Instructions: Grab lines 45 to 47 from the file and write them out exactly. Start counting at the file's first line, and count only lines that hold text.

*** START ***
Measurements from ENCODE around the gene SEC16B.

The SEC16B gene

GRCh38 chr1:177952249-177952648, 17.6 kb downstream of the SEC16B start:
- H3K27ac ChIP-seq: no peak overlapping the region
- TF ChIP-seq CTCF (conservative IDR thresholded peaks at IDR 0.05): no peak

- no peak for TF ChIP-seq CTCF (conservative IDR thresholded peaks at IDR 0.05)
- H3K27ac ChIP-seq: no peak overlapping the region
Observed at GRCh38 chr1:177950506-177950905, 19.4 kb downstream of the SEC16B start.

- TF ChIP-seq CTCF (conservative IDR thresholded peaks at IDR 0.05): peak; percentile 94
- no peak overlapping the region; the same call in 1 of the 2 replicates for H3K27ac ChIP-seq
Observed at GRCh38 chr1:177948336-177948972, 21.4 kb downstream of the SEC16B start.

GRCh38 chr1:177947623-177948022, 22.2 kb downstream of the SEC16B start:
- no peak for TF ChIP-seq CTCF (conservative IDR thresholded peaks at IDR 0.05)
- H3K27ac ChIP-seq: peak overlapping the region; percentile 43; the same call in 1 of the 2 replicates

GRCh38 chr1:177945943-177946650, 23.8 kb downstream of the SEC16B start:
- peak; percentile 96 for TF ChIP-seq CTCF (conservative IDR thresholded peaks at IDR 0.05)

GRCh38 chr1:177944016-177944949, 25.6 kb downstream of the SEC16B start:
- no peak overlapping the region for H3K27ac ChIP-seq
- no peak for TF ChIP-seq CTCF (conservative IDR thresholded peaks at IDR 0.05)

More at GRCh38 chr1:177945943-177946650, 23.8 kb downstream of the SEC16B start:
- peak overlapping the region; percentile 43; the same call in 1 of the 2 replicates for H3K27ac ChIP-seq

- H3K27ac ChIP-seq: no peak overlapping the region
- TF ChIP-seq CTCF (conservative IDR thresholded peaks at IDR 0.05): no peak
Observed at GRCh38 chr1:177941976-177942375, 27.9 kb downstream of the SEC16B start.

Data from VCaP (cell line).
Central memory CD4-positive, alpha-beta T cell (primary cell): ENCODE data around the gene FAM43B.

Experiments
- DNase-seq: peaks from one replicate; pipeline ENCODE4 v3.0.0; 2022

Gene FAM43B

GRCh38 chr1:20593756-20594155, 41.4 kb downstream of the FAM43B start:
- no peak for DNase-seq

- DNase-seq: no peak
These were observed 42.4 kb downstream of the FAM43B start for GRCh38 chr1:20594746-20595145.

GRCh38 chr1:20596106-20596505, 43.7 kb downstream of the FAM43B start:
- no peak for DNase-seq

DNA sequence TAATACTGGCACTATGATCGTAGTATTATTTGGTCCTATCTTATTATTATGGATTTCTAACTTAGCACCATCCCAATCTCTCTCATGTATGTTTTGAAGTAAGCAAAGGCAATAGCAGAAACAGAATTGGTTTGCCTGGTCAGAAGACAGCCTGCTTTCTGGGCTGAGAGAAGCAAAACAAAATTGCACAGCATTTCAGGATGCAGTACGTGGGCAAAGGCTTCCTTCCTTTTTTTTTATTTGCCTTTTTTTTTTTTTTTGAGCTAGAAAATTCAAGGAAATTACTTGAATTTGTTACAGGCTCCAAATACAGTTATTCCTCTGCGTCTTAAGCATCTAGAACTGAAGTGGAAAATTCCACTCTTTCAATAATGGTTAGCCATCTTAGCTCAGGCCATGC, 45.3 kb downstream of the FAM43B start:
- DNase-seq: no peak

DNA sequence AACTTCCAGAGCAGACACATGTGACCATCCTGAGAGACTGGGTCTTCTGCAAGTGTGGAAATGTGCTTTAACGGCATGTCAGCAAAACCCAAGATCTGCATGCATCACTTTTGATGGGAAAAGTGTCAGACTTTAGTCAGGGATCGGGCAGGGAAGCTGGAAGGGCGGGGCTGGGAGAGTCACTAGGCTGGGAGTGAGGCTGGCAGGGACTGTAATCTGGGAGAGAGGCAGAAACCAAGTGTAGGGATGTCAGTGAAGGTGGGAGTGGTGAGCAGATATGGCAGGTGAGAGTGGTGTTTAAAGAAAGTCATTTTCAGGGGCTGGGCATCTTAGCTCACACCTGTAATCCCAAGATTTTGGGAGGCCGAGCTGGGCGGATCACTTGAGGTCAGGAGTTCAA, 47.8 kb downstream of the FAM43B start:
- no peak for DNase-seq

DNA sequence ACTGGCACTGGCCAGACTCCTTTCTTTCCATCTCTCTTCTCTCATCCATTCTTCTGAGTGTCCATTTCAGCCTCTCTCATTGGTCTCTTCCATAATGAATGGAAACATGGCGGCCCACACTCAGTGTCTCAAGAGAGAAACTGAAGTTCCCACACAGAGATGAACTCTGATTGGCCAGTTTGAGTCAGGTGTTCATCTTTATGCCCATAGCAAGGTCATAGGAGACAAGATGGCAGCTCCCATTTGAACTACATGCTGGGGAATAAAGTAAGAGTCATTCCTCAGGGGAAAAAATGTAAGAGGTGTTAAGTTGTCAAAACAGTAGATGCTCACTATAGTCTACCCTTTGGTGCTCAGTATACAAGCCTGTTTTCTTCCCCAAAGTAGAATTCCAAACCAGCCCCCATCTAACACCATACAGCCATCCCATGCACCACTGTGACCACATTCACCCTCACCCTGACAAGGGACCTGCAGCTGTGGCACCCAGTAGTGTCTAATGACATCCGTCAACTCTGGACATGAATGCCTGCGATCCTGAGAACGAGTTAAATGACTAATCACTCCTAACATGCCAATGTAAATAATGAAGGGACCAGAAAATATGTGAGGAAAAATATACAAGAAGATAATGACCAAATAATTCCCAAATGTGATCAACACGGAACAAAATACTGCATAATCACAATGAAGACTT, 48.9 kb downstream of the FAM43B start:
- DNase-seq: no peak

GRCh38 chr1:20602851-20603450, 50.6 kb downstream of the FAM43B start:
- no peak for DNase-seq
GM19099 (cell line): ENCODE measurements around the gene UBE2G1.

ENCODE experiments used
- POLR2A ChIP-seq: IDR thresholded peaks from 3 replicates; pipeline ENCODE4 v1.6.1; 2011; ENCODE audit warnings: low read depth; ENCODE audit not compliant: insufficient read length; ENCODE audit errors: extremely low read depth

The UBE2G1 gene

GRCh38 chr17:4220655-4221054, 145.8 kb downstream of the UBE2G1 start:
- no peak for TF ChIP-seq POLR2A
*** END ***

ENCODE experiments used
- POLR2A ChIP-seq: IDR thresholded peaks from 3 replicates; pipeline ENCODE4 v1.6.1; 2011; ENCODE audit warnings: low read depth; ENCODE audit not compliant: insufficient read length; ENCODE audit errors: extremely low read depth

The UBE2G1 gene